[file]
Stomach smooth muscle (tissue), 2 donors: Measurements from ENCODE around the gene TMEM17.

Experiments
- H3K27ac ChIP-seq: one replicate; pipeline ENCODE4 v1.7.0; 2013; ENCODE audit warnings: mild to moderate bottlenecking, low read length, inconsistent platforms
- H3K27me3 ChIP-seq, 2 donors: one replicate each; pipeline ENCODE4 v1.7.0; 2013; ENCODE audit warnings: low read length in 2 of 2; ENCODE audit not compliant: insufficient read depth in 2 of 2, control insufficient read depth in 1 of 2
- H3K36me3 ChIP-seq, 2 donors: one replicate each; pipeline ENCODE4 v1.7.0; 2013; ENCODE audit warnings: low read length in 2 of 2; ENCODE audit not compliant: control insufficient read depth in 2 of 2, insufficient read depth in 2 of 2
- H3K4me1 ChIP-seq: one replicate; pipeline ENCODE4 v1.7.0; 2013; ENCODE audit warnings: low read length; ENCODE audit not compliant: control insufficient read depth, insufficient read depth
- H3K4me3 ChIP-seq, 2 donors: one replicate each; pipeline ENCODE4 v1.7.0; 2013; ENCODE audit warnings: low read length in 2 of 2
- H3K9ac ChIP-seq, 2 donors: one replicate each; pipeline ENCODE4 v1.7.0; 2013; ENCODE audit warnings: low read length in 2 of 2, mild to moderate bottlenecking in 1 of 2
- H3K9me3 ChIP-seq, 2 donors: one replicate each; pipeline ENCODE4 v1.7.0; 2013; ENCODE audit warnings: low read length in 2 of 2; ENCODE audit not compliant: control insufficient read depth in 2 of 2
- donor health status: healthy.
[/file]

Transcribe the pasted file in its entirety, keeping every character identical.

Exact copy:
Stomach smooth muscle (tissue), 2 donors: Measurements from ENCODE around the gene TMEM17.

Experiments
- H3K27ac ChIP-seq: one replicate; pipeline ENCODE4 v1.7.0; 2013; ENCODE audit warnings: mild to moderate bottlenecking, low read length, inconsistent platforms
- H3K27me3 ChIP-seq, 2 donors: one replicate each; pipeline ENCODE4 v1.7.0; 2013; ENCODE audit warnings: low read length in 2 of 2; ENCODE audit not compliant: insufficient read depth in 2 of 2, control insufficient read depth in 1 of 2
- H3K36me3 ChIP-seq, 2 donors: one replicate each; pipeline ENCODE4 v1.7.0; 2013; ENCODE audit warnings: low read length in 2 of 2; ENCODE audit not compliant: control insufficient read depth in 2 of 2, insufficient read depth in 2 of 2
- H3K4me1 ChIP-seq: one replicate; pipeline ENCODE4 v1.7.0; 2013; ENCODE audit warnings: low read length; ENCODE audit not compliant: control insufficient read depth, insufficient read depth
- H3K4me3 ChIP-seq, 2 donors: one replicate each; pipeline ENCODE4 v1.7.0; 2013; ENCODE audit warnings: low read length in 2 of 2
- H3K9ac ChIP-seq, 2 donors: one replicate each; pipeline ENCODE4 v1.7.0; 2013; ENCODE audit warnings: low read length in 2 of 2, mild to moderate bottlenecking in 1 of 2
- H3K9me3 ChIP-seq, 2 donors: one replicate each; pipeline ENCODE4 v1.7.0; 2013; ENCODE audit warnings: low read length in 2 of 2; ENCODE audit not compliant: control insufficient read depth in 2 of 2
- donor health status: healthy.